The best way that Dropbox and Box can serve your collaboration needs is by offering integrations that can seamlessly bring together your entire software stack. Both tools offer a large list of integrations to help you meet your collaboration needs. Dropbox promotes nearly 200 integrations on its site and Box boasts more than 1,500 integrations.
Dropbox has partnerships with four software providers — Autodesk, Trello, Slack, and Okta. They have combined forces with each vendor to offer a new best-in-class tool. For example, the plugin for Autodesk enables users to access their entire Dropbox library directly in Autodesk. The Slack and Dropbox integration enables teams to bring their conversations and documents together in one.
It also offers the DBX Platform for companies looking for more specific integrations. The platform allows users to leverage the solution’ss available APIs to build their own solutions. That way, you can build it to be the exact tool your business needs.
Microsoft Office, Salesforce, and Google are among Box’s 1,500 integrations. These integrations allow your content to flow across your most-used software platforms. These integrations also ensure file consistency, so everyone in your organization has a unified content management experience across the board. With so many integration options to choose from, Box ensures that every aspect of your business will be aligned.
However, Box’s rich list of possible integrations offers more than just that unified content experience. Thanks to integrations with tools like Okta and Broadcom, you can beef up your organization’s online security. These solutions offer additional layers of defense without compromising the flow of your content.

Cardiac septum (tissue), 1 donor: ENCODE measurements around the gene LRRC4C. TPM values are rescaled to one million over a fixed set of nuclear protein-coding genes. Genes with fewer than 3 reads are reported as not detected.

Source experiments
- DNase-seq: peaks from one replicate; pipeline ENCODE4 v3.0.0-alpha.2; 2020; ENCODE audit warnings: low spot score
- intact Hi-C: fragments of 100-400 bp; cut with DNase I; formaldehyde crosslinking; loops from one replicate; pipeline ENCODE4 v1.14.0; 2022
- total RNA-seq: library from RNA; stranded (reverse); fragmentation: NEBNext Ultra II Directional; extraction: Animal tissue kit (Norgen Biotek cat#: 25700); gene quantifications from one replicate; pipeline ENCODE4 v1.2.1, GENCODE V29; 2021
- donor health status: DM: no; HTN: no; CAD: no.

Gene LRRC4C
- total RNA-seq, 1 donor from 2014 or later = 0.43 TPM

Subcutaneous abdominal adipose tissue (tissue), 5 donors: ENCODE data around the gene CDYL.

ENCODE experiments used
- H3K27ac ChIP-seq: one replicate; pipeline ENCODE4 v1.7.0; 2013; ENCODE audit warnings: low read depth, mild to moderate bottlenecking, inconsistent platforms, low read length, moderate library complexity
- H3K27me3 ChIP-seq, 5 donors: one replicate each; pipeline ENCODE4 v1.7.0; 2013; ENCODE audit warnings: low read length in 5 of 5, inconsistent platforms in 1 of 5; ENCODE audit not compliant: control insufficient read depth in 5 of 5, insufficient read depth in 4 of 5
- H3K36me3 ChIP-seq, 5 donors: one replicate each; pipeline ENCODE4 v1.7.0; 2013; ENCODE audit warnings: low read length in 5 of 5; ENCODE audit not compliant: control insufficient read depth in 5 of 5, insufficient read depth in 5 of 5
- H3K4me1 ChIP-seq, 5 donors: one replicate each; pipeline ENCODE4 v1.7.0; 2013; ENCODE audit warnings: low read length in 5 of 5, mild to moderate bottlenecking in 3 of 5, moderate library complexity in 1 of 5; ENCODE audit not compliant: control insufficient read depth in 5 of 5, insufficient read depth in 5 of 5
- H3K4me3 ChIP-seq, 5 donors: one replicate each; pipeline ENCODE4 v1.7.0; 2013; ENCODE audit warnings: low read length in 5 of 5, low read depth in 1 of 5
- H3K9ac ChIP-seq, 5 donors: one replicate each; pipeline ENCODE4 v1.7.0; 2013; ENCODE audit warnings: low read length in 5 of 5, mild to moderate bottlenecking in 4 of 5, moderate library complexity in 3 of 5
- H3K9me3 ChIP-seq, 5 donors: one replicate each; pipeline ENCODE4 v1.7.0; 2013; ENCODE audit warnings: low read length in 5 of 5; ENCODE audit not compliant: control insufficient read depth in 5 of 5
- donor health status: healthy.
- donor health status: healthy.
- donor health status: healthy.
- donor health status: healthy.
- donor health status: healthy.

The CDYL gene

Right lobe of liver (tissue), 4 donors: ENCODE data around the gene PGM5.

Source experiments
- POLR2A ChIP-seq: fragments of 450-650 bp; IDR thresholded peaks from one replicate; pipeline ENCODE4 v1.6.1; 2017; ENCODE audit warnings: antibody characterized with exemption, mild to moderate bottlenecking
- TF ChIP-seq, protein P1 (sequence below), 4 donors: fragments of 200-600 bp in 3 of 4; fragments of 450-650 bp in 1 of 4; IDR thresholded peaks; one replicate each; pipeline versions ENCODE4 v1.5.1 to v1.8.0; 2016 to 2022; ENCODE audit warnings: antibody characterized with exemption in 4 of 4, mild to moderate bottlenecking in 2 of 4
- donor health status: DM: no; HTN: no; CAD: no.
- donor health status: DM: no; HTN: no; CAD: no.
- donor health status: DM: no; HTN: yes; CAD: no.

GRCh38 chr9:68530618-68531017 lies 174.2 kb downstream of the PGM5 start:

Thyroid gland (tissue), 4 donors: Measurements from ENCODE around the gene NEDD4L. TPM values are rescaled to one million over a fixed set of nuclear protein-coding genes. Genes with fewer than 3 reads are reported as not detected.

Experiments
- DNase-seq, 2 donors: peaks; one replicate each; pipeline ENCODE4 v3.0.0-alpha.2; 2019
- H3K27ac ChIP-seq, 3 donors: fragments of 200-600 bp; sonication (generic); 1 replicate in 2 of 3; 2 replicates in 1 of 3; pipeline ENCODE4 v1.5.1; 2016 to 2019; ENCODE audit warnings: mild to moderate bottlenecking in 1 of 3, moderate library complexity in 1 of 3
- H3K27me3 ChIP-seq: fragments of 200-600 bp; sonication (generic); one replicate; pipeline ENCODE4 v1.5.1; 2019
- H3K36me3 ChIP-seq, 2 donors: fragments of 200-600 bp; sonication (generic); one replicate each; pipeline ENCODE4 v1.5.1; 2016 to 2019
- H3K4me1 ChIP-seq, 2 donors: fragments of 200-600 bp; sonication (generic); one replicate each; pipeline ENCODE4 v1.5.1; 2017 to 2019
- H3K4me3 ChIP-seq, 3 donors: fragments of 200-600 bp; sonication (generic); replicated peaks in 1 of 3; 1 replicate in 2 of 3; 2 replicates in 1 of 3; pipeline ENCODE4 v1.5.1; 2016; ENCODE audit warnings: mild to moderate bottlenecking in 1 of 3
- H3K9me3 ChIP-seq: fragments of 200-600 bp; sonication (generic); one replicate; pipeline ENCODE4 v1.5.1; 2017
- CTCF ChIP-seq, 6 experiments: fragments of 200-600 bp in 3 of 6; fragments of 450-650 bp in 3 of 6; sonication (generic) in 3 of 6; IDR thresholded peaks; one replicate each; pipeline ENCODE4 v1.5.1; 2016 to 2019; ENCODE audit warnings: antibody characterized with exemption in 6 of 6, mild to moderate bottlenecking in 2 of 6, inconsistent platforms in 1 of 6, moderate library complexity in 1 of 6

Winner: Box offers far more integrations than Dropbox does, making it the clear winner in this category.
Both options encourage collaboration amongst teams working from different locations. So naturally, file sharing is a big part of that. Here’s a breakdown of how each platform handles file sharing.
The tool provides multiple options for sharing files. You can share a file or folder directly on the website, use the mobile app (available for both Android and iOS), share a file from the application on your computer. The platform offers a customer support page explicitly laying out instructions for each sharing process.
Dropbox also allows you to adjust the permissions for each person you share with. For example, if you want to give view-only access to a folder or a file to someone without a Dropbox account, you can share it with a link. If you give full editing access to someone you share a file with, those comments and changes will be updated and appear for everyone who has access to that document.
Box enables users to share any kind of file of any size — that means anything from zipped folders to raw images to videos. You can create a link to share with someone or share it right within the platform. Box also allows you to preview more than 120 file types.
Box allows you to share files in multiple ways. You can send them from your desktop, laptop, or mobile device. Your recipient doesn’t even need a Box account to download, edit, and comment on. The platform offers seven different permission levels, ensuring that your files are safe when they are shared with outside parties.
Winner: Box comes out on top for file sharing. Their ability to share large files of any kind and allow external users full permissions can’t be beat.
Dropbox vs Box — Is There a Clear Winner?
Both Dropbox and Box are giants of the cloud hosting industry and they both have unique approaches for businesses. Both products focus on collaborating and secure document storage.
Ultimately, the winner depends on which provider has the features that more closely fit your needs. For example, Box offers more plans with unlimited storage and Dropbox offers a plan that comes at an incredibly affordable price. Box has more integrations, but Dropbox offers a more user-friendly synchronization process.
Looking to expand your business’ collaboration abilities even further? Consider implementing an IP phone system. Take a look at our top business VoIP providers.